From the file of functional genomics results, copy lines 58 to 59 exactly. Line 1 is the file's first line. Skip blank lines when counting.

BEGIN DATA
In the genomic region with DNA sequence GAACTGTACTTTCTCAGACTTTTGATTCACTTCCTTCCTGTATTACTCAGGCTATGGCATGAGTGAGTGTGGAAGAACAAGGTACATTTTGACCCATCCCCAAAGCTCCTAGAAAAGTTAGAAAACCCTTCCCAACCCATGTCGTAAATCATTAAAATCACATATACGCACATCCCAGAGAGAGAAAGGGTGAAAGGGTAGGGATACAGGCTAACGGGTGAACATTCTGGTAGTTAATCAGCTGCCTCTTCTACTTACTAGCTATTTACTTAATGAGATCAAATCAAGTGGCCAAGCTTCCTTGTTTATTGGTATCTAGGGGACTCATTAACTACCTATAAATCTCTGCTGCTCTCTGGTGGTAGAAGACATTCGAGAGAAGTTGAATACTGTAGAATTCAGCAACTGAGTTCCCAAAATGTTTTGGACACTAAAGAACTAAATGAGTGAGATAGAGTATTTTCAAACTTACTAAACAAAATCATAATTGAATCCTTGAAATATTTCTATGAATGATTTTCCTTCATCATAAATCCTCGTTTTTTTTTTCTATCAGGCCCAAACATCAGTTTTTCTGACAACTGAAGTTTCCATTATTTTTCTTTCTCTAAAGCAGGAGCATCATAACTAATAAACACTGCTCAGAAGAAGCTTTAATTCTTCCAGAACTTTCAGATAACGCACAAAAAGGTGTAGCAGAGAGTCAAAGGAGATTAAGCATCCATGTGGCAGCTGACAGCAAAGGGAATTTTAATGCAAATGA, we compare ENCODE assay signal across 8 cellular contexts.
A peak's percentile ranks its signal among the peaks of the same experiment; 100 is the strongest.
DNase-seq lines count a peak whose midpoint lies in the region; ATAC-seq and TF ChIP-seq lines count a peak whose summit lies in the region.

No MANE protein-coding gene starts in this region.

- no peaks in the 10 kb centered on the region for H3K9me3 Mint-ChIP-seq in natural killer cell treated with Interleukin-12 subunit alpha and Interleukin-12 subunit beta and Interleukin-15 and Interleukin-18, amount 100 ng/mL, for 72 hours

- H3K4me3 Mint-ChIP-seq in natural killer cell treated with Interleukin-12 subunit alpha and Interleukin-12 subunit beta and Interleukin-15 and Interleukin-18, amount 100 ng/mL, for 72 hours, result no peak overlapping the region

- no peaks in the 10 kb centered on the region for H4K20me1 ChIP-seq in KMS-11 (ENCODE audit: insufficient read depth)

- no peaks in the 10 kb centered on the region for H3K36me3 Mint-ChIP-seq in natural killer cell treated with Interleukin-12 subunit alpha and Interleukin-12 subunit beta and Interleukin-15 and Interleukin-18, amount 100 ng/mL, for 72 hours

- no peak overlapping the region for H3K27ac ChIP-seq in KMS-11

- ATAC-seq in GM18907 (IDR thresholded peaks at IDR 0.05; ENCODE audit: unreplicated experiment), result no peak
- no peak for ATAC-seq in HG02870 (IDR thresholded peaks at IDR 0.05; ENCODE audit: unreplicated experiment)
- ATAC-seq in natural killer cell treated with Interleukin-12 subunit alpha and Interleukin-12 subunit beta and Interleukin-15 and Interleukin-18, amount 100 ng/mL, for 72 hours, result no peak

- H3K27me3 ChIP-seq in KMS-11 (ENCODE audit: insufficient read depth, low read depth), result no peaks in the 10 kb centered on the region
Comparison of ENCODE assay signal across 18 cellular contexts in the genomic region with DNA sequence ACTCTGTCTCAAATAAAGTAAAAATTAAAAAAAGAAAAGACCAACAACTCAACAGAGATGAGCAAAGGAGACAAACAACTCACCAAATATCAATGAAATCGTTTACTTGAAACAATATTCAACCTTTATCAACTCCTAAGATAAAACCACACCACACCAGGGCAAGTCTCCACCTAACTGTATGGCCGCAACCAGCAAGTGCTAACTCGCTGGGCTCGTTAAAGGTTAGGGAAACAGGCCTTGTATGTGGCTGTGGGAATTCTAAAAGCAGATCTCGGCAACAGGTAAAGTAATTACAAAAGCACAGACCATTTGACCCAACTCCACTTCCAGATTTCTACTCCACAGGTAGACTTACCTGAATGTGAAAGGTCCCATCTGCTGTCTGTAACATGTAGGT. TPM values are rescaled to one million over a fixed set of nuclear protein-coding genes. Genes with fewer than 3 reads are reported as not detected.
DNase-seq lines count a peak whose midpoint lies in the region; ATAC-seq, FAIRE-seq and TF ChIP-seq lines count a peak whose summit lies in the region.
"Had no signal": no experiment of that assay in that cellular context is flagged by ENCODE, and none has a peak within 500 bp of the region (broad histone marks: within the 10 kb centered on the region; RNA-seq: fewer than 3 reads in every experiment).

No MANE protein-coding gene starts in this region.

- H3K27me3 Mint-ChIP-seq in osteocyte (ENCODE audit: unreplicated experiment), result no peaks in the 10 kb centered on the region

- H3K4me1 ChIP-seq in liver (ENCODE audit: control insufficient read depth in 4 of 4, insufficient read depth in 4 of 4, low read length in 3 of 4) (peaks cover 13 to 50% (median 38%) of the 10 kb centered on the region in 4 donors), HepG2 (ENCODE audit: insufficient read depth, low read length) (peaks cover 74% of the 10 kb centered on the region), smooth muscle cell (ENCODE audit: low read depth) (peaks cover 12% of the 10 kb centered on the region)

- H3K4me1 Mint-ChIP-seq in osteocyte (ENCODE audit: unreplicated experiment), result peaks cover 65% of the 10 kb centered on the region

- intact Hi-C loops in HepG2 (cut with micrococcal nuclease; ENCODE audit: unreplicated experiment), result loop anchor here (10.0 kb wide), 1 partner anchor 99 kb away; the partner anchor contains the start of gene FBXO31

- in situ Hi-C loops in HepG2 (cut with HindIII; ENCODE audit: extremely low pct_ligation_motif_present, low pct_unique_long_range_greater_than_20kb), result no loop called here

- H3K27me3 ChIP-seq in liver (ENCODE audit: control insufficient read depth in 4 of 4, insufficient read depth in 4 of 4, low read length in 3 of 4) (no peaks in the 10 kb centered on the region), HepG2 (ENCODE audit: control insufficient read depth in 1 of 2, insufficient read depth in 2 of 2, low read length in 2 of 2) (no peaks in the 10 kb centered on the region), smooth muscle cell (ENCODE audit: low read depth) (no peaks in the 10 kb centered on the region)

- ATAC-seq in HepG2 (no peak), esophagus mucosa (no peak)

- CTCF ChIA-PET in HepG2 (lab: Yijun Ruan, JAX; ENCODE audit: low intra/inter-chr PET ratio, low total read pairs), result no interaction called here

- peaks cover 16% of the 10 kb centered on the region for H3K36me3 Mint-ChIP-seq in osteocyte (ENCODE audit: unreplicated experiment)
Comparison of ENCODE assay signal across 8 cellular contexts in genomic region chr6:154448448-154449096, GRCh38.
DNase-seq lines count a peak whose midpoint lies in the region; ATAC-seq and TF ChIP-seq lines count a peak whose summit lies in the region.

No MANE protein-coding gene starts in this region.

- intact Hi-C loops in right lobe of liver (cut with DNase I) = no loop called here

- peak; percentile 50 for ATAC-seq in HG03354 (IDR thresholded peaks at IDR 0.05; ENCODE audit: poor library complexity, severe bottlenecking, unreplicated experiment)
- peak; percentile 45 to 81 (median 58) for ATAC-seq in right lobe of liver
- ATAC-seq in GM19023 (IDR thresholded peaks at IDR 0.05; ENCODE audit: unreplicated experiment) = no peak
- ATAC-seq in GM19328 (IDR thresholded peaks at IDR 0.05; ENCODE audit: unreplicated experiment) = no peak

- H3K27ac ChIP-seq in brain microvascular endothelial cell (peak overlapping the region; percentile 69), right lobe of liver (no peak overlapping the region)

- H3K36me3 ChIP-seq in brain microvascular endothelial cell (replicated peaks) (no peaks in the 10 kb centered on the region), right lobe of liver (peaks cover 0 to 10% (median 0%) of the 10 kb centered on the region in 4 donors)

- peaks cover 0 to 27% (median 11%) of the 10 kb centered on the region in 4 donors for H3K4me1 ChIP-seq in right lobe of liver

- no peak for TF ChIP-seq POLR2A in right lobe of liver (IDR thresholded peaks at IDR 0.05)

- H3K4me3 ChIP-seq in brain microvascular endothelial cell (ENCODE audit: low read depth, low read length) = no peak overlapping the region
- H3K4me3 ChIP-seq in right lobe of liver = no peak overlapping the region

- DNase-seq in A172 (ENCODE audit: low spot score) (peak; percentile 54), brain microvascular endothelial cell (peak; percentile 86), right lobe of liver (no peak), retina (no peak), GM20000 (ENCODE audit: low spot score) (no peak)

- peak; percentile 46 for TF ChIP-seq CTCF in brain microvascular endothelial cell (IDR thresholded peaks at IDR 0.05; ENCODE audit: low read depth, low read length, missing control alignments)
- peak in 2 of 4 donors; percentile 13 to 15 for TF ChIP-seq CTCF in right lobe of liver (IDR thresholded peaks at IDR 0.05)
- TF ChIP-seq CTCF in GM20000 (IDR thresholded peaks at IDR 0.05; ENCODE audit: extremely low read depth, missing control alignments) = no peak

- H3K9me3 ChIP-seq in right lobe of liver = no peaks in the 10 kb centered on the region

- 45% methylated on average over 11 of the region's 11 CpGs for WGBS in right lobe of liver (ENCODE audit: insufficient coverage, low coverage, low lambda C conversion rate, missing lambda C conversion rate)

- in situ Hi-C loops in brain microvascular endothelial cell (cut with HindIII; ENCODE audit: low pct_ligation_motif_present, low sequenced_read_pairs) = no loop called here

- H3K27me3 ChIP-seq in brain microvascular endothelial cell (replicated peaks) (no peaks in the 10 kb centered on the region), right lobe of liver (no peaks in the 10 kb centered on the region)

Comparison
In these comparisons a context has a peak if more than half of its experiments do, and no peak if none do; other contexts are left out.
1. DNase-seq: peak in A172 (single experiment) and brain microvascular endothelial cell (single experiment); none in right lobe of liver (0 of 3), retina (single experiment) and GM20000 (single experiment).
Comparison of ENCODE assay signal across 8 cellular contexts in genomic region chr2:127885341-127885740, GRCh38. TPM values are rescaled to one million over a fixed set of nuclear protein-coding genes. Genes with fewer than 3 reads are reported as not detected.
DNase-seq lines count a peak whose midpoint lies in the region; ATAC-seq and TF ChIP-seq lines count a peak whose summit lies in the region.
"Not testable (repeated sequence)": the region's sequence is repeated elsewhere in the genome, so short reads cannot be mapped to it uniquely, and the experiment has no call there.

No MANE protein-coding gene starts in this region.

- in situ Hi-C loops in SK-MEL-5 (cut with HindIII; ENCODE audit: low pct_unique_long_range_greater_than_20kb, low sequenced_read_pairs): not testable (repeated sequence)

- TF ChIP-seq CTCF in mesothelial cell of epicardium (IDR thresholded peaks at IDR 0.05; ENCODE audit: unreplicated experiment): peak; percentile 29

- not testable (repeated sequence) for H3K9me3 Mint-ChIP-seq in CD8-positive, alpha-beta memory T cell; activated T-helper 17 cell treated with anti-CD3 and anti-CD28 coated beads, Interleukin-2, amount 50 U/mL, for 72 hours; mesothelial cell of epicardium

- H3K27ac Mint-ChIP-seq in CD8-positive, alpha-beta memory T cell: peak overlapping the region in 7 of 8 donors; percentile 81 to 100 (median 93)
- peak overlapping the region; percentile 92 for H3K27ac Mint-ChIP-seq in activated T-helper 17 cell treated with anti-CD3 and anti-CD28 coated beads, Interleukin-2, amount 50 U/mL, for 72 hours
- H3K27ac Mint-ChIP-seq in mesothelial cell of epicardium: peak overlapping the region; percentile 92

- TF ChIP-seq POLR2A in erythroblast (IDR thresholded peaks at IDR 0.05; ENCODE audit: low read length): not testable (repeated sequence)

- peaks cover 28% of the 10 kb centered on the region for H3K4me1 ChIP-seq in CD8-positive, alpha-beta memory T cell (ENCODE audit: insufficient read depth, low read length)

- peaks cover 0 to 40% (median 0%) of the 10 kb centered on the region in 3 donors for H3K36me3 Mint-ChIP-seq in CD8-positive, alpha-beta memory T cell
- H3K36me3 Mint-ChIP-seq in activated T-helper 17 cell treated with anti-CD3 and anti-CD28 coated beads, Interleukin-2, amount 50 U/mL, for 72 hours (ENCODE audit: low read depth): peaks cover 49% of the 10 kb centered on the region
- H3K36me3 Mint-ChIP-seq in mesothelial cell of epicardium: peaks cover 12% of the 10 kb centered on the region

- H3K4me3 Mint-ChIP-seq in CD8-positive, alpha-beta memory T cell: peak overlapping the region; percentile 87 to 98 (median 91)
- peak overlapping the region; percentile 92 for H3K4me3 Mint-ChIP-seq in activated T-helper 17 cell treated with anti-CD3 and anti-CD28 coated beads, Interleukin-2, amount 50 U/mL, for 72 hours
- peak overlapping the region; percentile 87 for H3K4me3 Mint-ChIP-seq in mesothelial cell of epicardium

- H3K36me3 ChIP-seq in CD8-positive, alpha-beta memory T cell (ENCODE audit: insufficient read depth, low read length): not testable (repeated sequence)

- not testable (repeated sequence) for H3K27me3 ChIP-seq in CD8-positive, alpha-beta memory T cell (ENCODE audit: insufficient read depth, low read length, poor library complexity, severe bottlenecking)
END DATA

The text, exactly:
- not testable (repeated sequence) for H3K9me3 Mint-ChIP-seq in CD8-positive, alpha-beta memory T cell; activated T-helper 17 cell treated with anti-CD3 and anti-CD28 coated beads, Interleukin-2, amount 50 U/mL, for 72 hours; mesothelial cell of epicardium

- H3K27ac Mint-ChIP-seq in CD8-positive, alpha-beta memory T cell: peak overlapping the region in 7 of 8 donors; percentile 81 to 100 (median 93)